The Inheritance Of Loss by Kiran Desai is a magnificent, impressive novel that ultimately is disappointing. As a process, the book is almost stunningly good. As a product, it falls short.

The book's language, scenarios and juxtapositions are funny, threatening, vivid and tender all at the same time. The comic element, always riven through with irony, is most often to the fore, as characters grapple with a world much bigger than themselves, a world that only ever seems to admit them partially, and rarely on their own terms. The one criticism I have of the style is Kiran Desai's propensity to offer up lists as comic devices, a technique that works a couple of times, but later has the reader scanning forward to the next substance.

An aged judge lives in the highlands of north India. As political and ethnic tensions stretch through the mountain air, he reconsiders his origins, his education, his career, his opportunities, both taken and missed. He has a granddaughter, orphaned in most unlikely circumstances, as her parents trained for a Russian space programme. But what circumstances that create orphans are ever likely? She is growing up, accompanied by most of what that entails.

The cook in the rickety mansion is the person that really runs the household, his rule-of-thumb methods predating the appliances he has to use and the services he has to provide. He manages, imaginatively. He has a son, Biju, who eventually forms the centrepiece of the book's complex, somewhat rambling story. Biju has emigrated to New York, where he has made it big, at least as far as the folks back home think. On site, he slaves away in the dungeon kitchens of fast food outlets, restaurants, both up and downmarket, and a few plain eateries. Kiran Desai provides the reader with a superb image of globalisation when she describes the customer-receiving areas of an upmarket restaurant flying an advertised, authentic French flag, while in the kitchen the flags are Indian, Honduran, anything but French. Now there is true authenticity for you, offered up in its manufactured, globalised form.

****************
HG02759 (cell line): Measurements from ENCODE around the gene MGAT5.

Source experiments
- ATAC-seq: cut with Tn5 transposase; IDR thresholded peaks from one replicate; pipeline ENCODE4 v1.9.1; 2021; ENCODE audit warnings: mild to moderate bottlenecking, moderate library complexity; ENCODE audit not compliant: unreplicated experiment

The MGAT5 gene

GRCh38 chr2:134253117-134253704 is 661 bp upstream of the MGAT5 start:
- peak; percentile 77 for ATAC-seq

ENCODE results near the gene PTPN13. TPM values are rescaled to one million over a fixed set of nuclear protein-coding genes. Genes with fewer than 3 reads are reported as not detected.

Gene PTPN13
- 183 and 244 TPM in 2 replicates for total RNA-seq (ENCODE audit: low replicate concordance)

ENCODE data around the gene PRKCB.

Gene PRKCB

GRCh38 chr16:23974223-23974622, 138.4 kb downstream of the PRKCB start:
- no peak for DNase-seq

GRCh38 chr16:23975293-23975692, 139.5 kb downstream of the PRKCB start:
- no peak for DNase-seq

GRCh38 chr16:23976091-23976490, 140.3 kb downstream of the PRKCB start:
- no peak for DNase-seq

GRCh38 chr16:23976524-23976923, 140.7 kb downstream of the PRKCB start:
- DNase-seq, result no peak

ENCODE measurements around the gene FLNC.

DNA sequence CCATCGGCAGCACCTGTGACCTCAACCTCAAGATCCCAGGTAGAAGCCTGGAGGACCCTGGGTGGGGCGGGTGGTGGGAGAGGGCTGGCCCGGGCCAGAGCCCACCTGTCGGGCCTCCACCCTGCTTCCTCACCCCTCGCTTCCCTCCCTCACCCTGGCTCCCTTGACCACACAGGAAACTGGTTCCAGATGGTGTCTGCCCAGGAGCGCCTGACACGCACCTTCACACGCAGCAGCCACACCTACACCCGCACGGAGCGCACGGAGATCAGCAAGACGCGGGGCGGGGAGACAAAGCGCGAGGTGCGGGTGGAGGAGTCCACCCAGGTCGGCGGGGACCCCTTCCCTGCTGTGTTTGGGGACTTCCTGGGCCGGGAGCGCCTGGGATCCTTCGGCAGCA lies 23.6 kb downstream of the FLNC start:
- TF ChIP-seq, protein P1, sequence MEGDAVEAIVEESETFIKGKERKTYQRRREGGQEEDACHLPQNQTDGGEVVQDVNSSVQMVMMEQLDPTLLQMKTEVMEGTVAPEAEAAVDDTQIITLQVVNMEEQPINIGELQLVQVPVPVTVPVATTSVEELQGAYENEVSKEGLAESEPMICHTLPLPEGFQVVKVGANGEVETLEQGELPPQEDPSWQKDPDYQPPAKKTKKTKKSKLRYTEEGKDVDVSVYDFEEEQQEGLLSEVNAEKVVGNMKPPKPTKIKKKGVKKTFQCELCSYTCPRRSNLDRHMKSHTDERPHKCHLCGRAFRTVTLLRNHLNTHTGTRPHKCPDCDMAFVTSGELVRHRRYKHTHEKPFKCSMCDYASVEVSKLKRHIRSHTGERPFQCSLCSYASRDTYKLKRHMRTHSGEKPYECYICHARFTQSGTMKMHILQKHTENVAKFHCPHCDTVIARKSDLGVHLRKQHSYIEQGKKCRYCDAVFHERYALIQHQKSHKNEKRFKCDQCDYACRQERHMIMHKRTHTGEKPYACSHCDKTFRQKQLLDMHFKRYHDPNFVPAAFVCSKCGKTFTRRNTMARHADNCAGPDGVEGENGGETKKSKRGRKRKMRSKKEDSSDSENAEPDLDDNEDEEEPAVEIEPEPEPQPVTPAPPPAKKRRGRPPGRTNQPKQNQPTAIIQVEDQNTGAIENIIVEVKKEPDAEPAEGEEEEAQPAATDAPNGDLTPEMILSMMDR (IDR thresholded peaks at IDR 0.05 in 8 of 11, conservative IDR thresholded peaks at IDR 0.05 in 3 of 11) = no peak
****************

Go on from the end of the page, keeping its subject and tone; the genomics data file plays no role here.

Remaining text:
Biju, of course, dreams of home, but the comparatively large number of US dollars he earns - at least as far as the folks back home see it - barely covers essentials in someone else's reality.

The narrative of The Inheritance Of Loss flits between New York, northern India and elsewhere, and also between the here and now, yesteryear and the judge's childhood. And perhaps it flits too much, because the scenes are often cut short before the reader feels they have made a point.

And ultimately this reader found that the book lacked focus. While the process was enjoyable, the product was not worth the journey. The Inheritance Of Loss seemed to promise to take us somewhere in this globalised confusion of identity, motive, routine, unrealised dreams and intangible desires, but eventually it seemed to have nothing to add to a sense of "well that's how it is", which is precisely where we started. There was an opportunity for more, but it was ducked.